Scotland, Iceland and New Zealand established the Wellbeing Economy Goverments (WeGo) initiative in 2018. The project was inspired by the Wellbeing Economy Alliance (WeAll). In September 2019, Kartín Jakobsdóttir, Prime Minister of Iceland, introduced the proposed 39 well-being indicators under 3 main sections: Society, Environment and Economy. In April 2020, the Icelandic government has approved a motion from the Prime Minister to implement the use of 39 well-being indicators to measure prosperity and quality of life in the country. At a time when the government faces some tough decisions related to the COVID-19 epidemic, these 39 indicators are proving very effective in creating their relief policies.
Shifting focus from GDP
Prime Minister Katrín Jakobsdóttir states: “Gross Domestic Product and economic growth are certainly important metrics and will continue to be so, but these factors do not tell the whole story about people’s quality of life and the successes of communities. It is important to have metrics that take the environment, society, and economy into account.”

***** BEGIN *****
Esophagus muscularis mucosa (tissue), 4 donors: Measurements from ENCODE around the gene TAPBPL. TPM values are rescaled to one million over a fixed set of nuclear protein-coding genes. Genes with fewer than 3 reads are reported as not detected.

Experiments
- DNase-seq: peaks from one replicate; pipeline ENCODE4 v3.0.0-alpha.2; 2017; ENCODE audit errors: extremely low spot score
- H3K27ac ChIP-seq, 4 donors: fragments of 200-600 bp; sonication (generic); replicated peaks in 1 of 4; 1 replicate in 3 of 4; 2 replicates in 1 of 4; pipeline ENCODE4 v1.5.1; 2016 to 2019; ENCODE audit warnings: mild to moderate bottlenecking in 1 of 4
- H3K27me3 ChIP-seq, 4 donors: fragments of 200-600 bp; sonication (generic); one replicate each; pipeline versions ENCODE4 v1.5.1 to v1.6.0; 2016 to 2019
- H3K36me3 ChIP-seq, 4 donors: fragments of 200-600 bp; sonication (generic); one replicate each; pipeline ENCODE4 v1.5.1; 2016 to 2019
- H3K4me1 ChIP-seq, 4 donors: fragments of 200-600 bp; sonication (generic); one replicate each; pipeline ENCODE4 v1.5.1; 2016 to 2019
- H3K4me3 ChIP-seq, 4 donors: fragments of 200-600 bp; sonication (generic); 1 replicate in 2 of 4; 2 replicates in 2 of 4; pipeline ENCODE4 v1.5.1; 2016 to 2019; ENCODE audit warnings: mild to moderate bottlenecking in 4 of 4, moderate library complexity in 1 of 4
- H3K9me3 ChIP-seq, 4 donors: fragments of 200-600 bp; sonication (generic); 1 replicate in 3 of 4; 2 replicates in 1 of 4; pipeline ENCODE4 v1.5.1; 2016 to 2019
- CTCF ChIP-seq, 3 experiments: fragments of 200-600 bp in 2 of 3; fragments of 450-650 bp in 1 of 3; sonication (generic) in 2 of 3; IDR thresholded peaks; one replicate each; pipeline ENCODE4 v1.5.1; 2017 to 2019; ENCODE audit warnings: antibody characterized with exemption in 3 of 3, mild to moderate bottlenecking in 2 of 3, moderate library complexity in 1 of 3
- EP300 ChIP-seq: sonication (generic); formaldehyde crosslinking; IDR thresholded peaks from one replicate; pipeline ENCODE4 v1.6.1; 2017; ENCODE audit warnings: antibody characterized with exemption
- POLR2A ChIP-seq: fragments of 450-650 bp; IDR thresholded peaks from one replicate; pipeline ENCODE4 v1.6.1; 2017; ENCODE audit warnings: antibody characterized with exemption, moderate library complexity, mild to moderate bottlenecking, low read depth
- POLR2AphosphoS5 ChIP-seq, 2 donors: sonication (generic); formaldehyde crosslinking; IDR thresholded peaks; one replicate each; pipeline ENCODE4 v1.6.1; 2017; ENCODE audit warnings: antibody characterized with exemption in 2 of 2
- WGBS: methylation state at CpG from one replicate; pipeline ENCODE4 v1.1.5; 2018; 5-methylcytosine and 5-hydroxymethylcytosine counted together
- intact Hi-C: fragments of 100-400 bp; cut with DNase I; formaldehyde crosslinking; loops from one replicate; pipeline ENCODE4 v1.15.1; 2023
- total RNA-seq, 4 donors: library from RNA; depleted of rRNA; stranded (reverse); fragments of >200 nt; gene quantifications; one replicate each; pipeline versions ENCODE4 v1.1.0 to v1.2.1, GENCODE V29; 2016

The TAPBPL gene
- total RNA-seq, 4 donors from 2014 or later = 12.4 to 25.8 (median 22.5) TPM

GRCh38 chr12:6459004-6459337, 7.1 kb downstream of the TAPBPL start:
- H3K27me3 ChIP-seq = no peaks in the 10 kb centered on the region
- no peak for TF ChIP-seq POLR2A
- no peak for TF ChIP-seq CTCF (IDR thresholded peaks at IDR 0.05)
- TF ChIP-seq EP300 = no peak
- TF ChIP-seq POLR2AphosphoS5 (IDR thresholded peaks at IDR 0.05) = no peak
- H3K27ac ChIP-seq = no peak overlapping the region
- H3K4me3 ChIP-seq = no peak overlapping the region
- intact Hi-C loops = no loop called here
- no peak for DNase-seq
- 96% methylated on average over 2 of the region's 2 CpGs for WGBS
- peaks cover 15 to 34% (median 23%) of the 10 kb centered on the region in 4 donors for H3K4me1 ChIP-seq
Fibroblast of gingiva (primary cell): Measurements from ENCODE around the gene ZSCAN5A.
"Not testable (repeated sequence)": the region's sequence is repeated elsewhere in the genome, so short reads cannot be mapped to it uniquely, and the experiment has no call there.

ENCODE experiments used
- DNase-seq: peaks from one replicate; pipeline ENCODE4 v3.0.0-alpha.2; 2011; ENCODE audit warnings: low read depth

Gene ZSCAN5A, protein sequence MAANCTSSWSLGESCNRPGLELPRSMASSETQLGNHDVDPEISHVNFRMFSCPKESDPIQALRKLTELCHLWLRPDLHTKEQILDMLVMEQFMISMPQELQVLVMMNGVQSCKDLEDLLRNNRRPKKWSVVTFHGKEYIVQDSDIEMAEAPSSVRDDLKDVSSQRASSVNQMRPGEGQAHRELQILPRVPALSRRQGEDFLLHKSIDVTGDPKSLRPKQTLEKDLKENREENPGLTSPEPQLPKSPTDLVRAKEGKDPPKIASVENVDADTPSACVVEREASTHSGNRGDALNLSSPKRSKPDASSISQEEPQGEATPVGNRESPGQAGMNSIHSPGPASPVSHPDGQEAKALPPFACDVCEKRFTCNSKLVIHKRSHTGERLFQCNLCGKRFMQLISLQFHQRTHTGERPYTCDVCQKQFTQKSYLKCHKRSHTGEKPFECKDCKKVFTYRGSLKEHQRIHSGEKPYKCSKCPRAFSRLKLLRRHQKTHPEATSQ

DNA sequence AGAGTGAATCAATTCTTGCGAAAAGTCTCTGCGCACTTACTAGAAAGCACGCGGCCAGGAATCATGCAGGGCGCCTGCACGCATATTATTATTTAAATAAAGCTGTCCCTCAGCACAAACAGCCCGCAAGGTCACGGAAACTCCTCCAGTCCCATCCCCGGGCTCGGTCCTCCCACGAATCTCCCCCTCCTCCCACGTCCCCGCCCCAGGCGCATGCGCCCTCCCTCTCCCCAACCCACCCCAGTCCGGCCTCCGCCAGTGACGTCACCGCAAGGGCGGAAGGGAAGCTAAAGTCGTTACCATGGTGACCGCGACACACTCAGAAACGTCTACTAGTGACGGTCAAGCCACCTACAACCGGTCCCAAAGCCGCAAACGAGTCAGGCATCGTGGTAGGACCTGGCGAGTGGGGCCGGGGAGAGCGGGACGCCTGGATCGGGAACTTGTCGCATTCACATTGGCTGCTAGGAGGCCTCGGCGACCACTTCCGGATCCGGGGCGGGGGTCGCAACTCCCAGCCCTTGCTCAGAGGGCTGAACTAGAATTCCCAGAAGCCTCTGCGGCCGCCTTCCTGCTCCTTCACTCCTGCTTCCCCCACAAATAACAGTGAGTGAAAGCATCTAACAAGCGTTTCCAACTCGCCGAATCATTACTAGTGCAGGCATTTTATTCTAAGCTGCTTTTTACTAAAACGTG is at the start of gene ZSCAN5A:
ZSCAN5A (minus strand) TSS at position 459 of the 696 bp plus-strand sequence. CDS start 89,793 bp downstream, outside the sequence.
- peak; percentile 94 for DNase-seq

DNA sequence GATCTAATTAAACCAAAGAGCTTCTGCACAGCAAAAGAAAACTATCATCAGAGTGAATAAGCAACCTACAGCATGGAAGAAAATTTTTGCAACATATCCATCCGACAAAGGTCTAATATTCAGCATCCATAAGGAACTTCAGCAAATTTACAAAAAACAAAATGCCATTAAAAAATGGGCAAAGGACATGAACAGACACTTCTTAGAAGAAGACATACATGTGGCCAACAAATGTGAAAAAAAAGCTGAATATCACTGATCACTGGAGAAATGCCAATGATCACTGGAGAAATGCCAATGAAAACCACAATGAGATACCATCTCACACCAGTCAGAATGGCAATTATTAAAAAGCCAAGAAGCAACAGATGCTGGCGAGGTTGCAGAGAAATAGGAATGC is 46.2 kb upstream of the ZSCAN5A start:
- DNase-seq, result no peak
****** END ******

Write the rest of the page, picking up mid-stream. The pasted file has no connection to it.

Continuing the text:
UN Sustainable Development Goals (SDGs)
Iceland’s 39 well-being indicators are separated into three categories – social, economic, and environmental – and relate to the UN’s Sustainable Development Goals. On page 3 and 4 of the Well-being measurements document is a table of how each of the indicators can be mapped to a particular SDG.
Social enterprises in Iceland
Social enterprises at their core fulfill one or more of the SDGs in transforming the world into a more equal and just world. With this newly released and approved well-being indicators, social enterprises are positioned to offer effective solutions to meeting the 39 indicators. In addition, social enterprises continue to measure their successes not just through financial indicators (akin to GDP in governments) but also KPIs and impact measurements to continually improve on their effectiveness in delivering their services to their designated customer base. The social enterprises of Iceland are therefore well positioned to be the ground crew that assist the Icelandic government in fulfilling their 39 indicators.